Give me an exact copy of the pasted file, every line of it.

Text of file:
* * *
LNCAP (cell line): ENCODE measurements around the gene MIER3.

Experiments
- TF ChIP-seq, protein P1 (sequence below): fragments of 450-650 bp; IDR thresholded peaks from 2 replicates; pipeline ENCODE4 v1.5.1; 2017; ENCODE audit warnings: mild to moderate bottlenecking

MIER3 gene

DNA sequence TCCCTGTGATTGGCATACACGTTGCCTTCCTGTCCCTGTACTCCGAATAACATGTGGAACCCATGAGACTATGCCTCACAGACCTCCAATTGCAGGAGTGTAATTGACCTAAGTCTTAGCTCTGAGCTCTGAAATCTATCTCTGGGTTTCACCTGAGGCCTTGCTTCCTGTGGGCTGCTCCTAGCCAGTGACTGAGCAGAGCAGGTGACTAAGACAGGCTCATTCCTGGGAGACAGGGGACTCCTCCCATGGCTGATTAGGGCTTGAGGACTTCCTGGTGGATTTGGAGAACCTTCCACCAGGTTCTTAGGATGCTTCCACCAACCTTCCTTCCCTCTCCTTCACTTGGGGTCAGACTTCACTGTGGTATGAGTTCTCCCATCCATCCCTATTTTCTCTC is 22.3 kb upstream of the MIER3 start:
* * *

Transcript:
LNCAP (cell line): ENCODE measurements around the gene MIER3.

Experiments
- TF ChIP-seq, protein P1 (sequence below): fragments of 450-650 bp; IDR thresholded peaks from 2 replicates; pipeline ENCODE4 v1.5.1; 2017; ENCODE audit warnings: mild to moderate bottlenecking

MIER3 gene

DNA sequence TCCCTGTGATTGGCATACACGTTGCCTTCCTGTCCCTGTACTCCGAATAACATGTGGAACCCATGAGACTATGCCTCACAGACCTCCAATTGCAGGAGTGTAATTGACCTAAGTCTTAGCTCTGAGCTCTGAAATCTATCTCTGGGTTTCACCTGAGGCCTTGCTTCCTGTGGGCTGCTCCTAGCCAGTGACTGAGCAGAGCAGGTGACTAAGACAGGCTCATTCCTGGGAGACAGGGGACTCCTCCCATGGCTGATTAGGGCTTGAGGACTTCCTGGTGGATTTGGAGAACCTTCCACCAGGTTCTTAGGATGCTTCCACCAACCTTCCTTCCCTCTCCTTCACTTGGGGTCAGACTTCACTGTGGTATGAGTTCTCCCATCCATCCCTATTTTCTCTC is 22.3 kb upstream of the MIER3 start: